Lucy's family was somewhat lucky in that her brother had purchased this plot of land outside of Gulu just as the conflict was worsening. Instead of moving into a camp like so many others, Lucy and her family moved to this land, and were able to maintain (to some extent) a bit of the life they had in the village. The first tukul belongs to Lucy's father, a very tall and thin man whose face broke into a million wrinkles as he gave us a welcoming smile and leaned on one of his crutches to shake our hands and greet us in Luo.
The next tukul is Lucy's own, which she shares with the four nephews who are in primary school nearby and Catherine, one of her brother's eldest daughter. The inside is spotless and cool, with plastic chairs surrounding a small table with a lace table cloth and pictures of Jesus (several versions), Lucy sewing, a photo from a European friend, and a framed photo of one of the two brothers she lost during the war (one to a rebel attack, the other to AIDS). Her father came inside and spoke to us in his soft and scratchy Luo, as Catherine translated stories of his life, his land, and the war that ravaged his family. He spoke with resignation, a man who prayed that peace would come for his grandchildren, as he admitted that he'd never see his family land in the village again - due to his failing health he couldn't make the journey. Such is the consequence of a conflict lasting as long as this one.
Lucy opened up to us in her home and told stories about moving from the village and hiding from rebel attacks in Gulu. Catherine poured cold water over hands and served us beef stew, rice, cabbage, and bananas. Shortly after our arrival, the sky opened up and poured one of those heavy opaque rains for half an hour, chilling the air. Lucy insisted it was a blessing. After the meal we followed her to the kitchen tukul, where her mother has been staying since her stroke two years ago. She spends her days on a mattress, a small white cat by her side, the walls and grass roof smelling of cooked food and streaked with oily black soot, tendrils of smoke still wafting up the clay-black walls from our recently eaten beef stew. She can see out a small window cut into the wall of the tukul, with a little shutter. I looked out briefly and saw the grave of one of Lucy's brothers, with a small neighbor girl perched atop it biting into half an orange, the pulp and juice dripping down the front of her gray school uniform. She saw me watching and smiled and darted away, scattering some chickens clucking in her wake.
Saturday, April 05, 2008
In the past week or so since my last email/post, lots of things have been going on over here. In addition to working on AIR stuff and getting started on my consulting assignment (lots of reading and some logistics so far), here's the run down of some of the highlights of what the f* I've been up to for those who asked - and the rest of you.
Kony's delayed signing the peace accord (due to illness or something) - now scheduled to take place mid-April.
It definitely bears mentioning that it's back to hot and sunny in these parts, lots of blue sky and occasional passing clouds. Where'd rainy season go? (and...um...who cares?)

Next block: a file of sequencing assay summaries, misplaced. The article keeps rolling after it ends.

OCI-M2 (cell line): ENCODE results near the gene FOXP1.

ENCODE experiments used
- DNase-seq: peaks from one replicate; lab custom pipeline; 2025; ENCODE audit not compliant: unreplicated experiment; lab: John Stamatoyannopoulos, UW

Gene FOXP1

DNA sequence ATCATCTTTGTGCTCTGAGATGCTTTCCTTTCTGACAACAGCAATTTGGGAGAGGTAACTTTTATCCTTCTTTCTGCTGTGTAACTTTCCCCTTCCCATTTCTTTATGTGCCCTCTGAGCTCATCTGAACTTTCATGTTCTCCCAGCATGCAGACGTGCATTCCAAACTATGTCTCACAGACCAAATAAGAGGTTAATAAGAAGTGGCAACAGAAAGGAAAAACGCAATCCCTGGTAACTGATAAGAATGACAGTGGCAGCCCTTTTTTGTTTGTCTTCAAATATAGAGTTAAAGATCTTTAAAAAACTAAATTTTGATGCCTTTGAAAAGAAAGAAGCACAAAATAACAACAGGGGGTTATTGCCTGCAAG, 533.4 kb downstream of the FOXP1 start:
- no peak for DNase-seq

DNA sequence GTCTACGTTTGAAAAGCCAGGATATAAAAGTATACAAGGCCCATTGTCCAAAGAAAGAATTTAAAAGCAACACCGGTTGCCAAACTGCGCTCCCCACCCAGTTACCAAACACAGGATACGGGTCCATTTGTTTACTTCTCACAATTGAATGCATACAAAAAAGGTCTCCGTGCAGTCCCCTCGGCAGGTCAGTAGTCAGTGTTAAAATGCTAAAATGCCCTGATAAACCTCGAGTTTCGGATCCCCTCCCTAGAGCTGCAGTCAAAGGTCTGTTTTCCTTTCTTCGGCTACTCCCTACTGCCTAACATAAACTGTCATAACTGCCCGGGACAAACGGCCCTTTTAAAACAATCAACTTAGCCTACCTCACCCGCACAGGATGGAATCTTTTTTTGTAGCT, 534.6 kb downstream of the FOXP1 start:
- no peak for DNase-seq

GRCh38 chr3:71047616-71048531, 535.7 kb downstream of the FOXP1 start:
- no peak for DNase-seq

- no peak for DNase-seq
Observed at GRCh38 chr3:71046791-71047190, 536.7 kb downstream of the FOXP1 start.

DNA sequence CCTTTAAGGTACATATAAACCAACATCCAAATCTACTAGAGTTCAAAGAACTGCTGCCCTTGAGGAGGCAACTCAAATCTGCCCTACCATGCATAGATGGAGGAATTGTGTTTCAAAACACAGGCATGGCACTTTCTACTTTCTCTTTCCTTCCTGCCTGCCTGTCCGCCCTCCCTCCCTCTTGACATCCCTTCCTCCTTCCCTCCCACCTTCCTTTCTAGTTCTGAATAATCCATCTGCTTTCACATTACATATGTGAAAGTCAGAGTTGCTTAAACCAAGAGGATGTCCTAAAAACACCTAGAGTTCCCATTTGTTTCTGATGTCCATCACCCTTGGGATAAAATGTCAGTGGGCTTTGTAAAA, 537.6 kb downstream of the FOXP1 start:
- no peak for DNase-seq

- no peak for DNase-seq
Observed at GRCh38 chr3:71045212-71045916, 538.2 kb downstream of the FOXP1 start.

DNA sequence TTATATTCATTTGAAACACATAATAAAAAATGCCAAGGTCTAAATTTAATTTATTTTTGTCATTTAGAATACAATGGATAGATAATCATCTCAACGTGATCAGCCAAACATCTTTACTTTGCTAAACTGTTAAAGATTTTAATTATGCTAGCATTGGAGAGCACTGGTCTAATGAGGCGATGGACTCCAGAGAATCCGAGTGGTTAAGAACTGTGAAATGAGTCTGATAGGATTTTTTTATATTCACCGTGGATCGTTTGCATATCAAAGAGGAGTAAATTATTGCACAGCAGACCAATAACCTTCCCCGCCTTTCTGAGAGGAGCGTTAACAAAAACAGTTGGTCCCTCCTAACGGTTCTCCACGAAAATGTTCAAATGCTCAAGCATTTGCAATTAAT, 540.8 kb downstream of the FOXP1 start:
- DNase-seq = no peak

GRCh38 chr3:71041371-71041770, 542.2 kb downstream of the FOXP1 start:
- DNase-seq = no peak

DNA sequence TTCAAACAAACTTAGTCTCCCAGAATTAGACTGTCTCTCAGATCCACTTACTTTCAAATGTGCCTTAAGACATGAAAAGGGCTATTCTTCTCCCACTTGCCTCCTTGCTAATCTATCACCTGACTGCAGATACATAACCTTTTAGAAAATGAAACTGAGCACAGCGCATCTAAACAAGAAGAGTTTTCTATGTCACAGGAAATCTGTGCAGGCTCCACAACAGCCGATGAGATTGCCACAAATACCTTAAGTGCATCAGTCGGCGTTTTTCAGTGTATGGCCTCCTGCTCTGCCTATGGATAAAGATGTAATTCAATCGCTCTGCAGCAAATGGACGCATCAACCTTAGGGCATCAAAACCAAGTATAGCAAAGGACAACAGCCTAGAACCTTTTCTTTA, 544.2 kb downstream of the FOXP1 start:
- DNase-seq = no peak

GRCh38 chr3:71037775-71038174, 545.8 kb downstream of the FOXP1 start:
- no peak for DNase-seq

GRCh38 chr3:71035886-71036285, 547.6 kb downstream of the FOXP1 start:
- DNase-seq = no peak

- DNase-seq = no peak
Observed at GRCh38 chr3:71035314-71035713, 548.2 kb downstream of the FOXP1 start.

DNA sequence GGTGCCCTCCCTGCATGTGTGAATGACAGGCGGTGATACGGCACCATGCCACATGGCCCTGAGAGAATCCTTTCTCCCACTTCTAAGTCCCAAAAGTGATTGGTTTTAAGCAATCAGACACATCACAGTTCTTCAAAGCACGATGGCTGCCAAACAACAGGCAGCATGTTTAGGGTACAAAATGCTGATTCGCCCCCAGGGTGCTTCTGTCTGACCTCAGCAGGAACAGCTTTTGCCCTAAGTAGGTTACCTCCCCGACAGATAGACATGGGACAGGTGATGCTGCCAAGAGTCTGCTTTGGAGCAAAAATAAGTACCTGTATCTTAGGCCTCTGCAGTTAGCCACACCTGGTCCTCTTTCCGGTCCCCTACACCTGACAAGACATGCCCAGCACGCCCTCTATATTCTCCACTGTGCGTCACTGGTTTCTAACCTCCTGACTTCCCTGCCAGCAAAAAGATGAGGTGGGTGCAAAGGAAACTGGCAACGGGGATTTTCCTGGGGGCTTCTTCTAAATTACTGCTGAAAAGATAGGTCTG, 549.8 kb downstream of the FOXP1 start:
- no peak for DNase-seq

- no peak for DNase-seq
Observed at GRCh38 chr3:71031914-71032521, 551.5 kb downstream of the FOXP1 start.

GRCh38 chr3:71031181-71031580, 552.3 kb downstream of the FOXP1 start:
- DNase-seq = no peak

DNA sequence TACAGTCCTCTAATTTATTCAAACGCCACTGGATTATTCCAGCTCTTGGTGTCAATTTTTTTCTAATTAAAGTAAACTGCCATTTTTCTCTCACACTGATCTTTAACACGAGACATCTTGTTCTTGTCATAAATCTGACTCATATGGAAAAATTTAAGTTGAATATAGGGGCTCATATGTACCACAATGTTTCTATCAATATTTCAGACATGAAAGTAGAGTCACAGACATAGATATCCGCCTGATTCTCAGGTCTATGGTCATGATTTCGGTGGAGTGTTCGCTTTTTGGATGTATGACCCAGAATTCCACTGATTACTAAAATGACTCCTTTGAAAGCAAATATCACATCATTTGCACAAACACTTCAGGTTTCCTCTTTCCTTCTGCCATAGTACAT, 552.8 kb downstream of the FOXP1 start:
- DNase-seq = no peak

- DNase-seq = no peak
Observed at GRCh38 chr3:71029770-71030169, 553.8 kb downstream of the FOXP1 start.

I'm still staying at La Fontaine, moving back and forth between my own room and Steve's room (he's traveling again, so I'm back to camping out amidst his stuff). I cleared a spot on a table in the corner for my books and the newest addition to my home - a two-foot tall blue-bodied, yellow-mohawked, wire-legged carved wooden crested crane who seems to say "hey ladies...." (a la Demetri Martin) with his sideways glance.
The balcony at La Fontaine is admittedly one of my favorite places in the world, especially after spending a late afternoon swimming at Kabira, showering and reading, my skin all shiny and stretched from the chlorine and sunshine. Everything looks golden and breezy and eventually the sun goes down and leaves wide brushstrokes of pink across the darkening blue sky.
Colin welcomed me to the "inner circle" on Thursday, over dinner at Mama Ashanti's - a West African restaurant on Bombo Road, just down from the ginormous Kampala Pentecostal Church (KPC). Having read some Nigerian authors on this trip (Chinua Achebe's Things Fall Apart and Chimamanda Ngozi Adichie's Half of a Yellow Sun), I was thrilled to try the spiced tea, jollof rice, a plate of plantains, chicken stew, and beef stew. All of it was delicious, and I went home with quite a fat Nigerian food baby in my belly. I'm still not clear on Colin's insistence that the dinner was my induction into the "inner circle," and his quick scribbling an illustration on a napkin didn't help (a circle with a dot in the middle of it). It looked like a boob. But I guess I'm "in."
Additional food item worth mentioning - yellow curry and mango sticky rice at Krua Thai - you MUST try it if you're ever hungry in Kampala.
The Bookend - On Wednesday afternoon, following a suburban moment at Garden City (where I broke the scanner at the internet cafe and purchased the aforementioned creepy crane at Banana Boat), Steve and decided to walk back to La Fontaine, stopping off at The Surgery, which is my go-to medical clinic (I've only ever taken students there, knock-on-wood I've never had to go myself). The reason for stopping had nothing to do with health, but with a blog post I'd read back in the states before I left - about a little used book store that opened up on The Surgery compound.